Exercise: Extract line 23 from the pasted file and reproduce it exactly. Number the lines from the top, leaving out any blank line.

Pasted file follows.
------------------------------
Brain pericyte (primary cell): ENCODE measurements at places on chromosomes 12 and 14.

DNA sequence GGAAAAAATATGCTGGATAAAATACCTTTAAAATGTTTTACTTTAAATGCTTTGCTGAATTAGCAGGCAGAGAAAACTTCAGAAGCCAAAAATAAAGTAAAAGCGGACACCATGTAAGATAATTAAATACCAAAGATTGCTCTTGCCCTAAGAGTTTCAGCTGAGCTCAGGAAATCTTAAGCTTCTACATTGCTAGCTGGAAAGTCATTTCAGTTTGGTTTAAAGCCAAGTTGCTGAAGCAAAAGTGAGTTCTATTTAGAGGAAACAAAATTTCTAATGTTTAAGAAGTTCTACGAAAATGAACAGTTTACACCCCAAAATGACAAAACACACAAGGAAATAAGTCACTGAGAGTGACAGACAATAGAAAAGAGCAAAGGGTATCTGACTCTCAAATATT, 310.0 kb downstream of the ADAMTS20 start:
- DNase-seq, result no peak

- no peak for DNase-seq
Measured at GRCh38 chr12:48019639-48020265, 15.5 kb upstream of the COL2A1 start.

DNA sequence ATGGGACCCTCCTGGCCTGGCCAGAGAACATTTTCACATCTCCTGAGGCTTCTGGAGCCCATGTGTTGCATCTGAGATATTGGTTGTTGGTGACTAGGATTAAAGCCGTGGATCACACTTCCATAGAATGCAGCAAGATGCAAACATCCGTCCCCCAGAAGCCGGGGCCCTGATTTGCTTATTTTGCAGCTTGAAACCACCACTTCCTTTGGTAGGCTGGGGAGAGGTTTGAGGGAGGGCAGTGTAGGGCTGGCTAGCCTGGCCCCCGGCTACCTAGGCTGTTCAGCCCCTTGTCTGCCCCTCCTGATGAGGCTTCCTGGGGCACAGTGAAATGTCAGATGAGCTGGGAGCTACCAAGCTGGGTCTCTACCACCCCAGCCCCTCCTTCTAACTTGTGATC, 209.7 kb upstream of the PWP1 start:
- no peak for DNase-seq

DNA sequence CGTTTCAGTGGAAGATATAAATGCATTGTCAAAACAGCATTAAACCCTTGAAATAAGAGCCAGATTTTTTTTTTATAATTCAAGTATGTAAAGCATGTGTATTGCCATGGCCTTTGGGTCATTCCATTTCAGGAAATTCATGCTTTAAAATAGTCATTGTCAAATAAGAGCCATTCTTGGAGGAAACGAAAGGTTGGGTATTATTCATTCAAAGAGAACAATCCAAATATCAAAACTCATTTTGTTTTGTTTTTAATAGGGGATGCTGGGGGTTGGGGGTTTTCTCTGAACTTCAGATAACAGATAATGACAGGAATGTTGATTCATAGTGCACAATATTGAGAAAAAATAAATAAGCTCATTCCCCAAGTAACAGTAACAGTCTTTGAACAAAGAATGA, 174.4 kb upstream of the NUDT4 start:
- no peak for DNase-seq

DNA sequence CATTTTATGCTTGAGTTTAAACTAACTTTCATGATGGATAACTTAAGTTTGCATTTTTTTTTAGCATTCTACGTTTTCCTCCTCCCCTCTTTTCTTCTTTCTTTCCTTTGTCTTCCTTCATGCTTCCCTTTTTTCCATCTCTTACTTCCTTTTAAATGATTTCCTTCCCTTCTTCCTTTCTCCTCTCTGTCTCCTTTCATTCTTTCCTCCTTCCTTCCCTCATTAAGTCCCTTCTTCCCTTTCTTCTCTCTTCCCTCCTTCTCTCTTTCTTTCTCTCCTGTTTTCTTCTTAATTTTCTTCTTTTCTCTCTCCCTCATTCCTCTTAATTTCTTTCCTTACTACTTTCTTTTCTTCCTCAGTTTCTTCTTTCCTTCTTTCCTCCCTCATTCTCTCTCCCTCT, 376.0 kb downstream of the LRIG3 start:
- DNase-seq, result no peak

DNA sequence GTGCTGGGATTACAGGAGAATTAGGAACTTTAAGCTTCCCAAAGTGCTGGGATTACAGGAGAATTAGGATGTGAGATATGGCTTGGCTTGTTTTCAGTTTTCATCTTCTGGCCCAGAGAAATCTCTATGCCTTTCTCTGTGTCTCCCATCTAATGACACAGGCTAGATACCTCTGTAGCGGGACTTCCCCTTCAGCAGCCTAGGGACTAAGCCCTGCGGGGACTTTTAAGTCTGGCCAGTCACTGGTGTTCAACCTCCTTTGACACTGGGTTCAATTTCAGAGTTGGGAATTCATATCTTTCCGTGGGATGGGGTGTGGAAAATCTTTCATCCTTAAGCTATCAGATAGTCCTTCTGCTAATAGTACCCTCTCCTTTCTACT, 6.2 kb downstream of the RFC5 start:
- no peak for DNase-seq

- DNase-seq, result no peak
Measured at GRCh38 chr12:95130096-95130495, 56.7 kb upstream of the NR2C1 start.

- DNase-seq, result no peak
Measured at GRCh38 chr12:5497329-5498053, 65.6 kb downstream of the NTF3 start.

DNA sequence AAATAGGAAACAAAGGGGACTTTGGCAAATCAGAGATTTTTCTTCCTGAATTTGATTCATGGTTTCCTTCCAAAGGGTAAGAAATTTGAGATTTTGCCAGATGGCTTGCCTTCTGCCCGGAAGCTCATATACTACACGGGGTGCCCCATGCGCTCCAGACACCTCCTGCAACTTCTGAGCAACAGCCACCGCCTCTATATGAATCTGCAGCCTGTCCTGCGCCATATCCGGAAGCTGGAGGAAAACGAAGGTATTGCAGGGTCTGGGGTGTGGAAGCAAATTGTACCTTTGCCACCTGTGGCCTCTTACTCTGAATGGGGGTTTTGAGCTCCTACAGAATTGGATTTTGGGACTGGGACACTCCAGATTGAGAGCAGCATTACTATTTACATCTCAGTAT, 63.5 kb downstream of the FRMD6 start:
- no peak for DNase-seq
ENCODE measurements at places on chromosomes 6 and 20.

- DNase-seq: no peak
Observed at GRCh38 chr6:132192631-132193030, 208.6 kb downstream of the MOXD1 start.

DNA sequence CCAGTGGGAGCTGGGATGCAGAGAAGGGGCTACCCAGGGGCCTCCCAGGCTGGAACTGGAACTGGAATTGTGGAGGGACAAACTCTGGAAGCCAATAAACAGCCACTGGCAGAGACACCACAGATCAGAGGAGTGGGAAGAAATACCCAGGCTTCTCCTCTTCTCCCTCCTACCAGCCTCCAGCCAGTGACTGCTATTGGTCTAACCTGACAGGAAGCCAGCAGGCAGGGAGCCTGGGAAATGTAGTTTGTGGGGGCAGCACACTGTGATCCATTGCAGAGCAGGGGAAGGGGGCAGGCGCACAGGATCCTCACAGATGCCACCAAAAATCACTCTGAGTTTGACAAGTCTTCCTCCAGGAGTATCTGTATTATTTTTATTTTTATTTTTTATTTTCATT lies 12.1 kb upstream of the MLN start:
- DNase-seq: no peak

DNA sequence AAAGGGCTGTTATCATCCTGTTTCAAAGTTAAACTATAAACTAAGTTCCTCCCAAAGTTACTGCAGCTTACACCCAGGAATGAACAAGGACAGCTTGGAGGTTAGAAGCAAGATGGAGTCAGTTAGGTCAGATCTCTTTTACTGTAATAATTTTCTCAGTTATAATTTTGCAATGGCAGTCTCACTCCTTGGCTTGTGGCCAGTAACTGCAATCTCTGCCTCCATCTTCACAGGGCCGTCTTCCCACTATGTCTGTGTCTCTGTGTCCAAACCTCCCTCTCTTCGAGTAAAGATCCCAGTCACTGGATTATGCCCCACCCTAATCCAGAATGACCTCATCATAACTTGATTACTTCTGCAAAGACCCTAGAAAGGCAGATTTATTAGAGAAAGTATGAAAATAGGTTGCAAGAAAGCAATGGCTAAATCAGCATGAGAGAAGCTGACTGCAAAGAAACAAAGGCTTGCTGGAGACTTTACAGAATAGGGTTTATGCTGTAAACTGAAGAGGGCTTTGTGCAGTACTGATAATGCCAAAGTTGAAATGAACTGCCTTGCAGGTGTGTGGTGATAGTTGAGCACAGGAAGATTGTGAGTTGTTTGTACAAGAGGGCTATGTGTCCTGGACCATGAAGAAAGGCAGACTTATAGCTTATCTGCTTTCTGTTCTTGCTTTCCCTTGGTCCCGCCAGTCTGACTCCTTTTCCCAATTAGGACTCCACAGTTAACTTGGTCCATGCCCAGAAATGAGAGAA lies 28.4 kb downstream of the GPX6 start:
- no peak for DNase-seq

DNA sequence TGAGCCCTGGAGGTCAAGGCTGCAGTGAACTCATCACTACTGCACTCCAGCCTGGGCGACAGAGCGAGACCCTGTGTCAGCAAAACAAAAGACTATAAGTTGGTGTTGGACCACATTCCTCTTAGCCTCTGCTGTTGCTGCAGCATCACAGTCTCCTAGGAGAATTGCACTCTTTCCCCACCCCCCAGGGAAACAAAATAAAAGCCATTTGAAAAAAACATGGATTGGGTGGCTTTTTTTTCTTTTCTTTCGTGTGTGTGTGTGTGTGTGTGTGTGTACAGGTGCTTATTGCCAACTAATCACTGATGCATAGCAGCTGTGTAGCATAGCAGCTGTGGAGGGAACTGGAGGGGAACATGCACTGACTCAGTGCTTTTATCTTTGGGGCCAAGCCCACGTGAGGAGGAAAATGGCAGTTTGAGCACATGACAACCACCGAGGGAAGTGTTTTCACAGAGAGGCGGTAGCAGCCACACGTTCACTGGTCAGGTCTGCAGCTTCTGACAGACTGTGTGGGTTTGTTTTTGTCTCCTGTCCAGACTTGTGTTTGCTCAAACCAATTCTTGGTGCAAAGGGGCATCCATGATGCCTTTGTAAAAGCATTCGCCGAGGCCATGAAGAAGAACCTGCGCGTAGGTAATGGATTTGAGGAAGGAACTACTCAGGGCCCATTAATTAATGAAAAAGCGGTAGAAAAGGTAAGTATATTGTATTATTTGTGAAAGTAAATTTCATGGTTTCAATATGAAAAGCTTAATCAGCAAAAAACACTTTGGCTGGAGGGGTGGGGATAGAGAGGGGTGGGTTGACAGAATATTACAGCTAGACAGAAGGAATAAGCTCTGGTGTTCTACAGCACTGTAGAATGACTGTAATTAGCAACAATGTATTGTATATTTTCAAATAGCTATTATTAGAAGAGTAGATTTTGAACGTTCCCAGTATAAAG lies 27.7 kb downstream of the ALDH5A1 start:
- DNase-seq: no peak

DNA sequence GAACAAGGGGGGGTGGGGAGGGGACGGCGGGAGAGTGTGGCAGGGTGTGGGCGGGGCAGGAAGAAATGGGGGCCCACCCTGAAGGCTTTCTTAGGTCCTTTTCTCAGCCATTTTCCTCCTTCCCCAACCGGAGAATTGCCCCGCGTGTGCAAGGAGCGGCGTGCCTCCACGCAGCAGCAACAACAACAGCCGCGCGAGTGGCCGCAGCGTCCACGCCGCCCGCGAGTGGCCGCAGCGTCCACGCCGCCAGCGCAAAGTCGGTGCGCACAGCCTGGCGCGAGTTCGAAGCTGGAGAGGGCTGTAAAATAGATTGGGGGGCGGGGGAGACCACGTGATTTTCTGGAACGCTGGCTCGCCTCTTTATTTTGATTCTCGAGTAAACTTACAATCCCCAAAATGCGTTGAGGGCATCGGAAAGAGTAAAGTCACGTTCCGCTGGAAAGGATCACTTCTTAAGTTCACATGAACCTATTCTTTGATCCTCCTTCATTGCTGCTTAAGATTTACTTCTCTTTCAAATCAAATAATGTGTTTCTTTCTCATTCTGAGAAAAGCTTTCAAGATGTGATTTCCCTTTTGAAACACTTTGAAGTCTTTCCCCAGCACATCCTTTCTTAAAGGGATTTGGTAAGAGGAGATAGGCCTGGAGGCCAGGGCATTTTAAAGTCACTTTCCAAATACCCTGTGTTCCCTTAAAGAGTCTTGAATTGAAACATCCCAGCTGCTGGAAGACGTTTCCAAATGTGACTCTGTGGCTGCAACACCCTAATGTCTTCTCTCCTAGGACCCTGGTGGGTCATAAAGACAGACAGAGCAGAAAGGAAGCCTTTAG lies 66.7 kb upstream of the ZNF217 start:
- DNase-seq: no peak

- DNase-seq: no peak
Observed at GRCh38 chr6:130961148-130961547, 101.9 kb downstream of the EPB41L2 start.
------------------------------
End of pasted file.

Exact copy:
DNA sequence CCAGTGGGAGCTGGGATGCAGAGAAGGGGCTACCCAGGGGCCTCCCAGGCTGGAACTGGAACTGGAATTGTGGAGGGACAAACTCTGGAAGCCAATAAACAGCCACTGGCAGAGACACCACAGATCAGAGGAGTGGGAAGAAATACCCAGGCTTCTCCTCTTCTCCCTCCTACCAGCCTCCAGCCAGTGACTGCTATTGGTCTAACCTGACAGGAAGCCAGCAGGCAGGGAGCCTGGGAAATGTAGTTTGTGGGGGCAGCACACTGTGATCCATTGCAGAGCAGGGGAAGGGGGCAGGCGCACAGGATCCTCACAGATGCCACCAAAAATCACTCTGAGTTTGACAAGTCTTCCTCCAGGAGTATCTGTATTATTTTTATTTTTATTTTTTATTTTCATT lies 12.1 kb upstream of the MLN start: